Justin Trudeau (Liberal Party), Prime Minister since November 2015, was voted in to a second term of office following the snap federal elections of September 2021. The elections resulted in the formation of a minority government (158 seats out of 338), with the balance of power broadly unchanged from the previous legislature (2019-2021). While no minority government has served a full term, a "confidence and support agreement" signed with the New Democratic Party (NDP, 25 seats) in March 2022 could ensure that Justin Trudeau's government remains in place until October 2025. The likelihood that it will remain in place until then was strengthened after the Liberals delivered on certain NDP proposals, notably by introducing a national dental plan for low-income families. In this context, it is also unlikely that Mr. Trudeau will call an early election, with polls indicating that his popularity has taken a hit as a result of inflation and growing concerns about housing affordability. The government is expected to announce some measures in this area, but fiscal room for maneuver is likely to remain limited. The main opposition party with 117 seats, the Conservative Party led by Pierre Poilièvre, has made strong progress in the polls since mid-2023, allowing them to contemplate winning an absolute majority in 2025. However, the first-past-the-post electoral system means that small changes in popularity dynamics can result in a significant shift in the balance of power.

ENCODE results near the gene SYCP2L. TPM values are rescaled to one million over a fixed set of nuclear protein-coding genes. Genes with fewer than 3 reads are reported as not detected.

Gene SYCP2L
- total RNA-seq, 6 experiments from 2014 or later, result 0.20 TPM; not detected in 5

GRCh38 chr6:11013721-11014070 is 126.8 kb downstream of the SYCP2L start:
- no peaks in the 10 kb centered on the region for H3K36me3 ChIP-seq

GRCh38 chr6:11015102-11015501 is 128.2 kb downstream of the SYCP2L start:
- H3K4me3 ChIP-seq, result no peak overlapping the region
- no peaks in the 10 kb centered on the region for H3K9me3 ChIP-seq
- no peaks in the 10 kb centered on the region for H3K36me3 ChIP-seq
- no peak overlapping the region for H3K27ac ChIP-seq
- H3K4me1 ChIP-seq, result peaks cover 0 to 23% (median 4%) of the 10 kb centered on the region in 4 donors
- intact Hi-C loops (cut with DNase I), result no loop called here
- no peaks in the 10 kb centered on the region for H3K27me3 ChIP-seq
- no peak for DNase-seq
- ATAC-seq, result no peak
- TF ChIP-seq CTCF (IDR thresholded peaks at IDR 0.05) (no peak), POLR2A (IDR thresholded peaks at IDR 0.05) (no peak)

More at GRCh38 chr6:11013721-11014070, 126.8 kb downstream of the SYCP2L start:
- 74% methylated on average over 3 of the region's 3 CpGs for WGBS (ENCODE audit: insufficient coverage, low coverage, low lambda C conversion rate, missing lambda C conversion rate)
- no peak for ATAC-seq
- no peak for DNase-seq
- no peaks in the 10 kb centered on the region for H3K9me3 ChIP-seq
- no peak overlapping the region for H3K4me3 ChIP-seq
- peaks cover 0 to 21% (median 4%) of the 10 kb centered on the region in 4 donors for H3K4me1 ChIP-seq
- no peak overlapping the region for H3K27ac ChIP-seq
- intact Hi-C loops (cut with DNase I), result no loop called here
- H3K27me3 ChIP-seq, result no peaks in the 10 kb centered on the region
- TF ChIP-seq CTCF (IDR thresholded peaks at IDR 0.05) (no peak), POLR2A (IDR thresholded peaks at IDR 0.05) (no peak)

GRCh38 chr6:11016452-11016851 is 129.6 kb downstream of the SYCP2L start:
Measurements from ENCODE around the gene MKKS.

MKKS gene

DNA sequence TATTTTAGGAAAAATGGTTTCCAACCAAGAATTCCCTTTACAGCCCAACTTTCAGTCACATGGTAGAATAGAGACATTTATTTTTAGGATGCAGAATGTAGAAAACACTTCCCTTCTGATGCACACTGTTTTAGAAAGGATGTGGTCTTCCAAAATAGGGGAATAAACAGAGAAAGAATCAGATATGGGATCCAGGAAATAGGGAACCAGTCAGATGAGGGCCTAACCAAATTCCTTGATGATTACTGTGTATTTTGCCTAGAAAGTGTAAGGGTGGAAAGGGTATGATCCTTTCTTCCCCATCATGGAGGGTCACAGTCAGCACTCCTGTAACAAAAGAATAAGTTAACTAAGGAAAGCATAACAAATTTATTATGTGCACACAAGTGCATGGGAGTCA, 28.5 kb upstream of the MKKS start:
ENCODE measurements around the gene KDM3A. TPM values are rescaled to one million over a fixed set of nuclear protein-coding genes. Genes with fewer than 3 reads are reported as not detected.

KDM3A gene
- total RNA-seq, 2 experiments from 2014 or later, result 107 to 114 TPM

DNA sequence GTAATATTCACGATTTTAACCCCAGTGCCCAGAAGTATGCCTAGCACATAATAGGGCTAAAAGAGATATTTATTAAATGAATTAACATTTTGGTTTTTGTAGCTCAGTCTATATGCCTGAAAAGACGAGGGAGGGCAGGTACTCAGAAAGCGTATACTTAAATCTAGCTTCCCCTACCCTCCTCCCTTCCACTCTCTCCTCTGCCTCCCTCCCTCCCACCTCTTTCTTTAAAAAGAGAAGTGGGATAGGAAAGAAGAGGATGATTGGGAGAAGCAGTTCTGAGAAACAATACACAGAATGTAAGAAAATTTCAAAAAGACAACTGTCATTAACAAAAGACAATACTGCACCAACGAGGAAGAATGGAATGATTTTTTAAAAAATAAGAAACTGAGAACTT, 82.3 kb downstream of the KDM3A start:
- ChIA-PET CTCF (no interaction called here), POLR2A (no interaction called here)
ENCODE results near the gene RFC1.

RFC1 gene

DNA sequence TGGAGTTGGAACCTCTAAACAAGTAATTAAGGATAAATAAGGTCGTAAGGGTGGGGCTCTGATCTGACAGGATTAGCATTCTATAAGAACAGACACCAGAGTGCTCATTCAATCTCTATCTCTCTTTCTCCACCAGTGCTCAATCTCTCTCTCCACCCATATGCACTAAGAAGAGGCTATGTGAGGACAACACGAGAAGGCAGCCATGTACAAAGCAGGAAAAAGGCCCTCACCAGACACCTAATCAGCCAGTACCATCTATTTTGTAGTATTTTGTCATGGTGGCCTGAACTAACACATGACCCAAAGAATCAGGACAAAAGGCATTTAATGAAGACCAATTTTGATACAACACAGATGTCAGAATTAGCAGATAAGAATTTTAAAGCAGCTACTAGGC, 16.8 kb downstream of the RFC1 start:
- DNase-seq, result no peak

Sources of friction between the federal and provincial levels of government remain strong. The federal government has, for example, clashed with the Conservative governments of Alberta and Saskatchewan, which argue that federal climate policies have a negative impact on the oil and gas industry. There are also regular disagreements with the French-speaking province of Quebec.
Despite some divergences, the partnership with the US remains a strong axis of Canadian diplomatic relations. In contrast, relations with China have been strained in recent years. The investigation into possible Chinese interference in Canadian elections could further strain them in 2024. Government allegations that India was behind the assassination of a Sikh leader in British Columbia, which India has denied, have soured the bilateral relationship, and could jeopardize efforts to deepen diplomatic and economic ties between the two countries.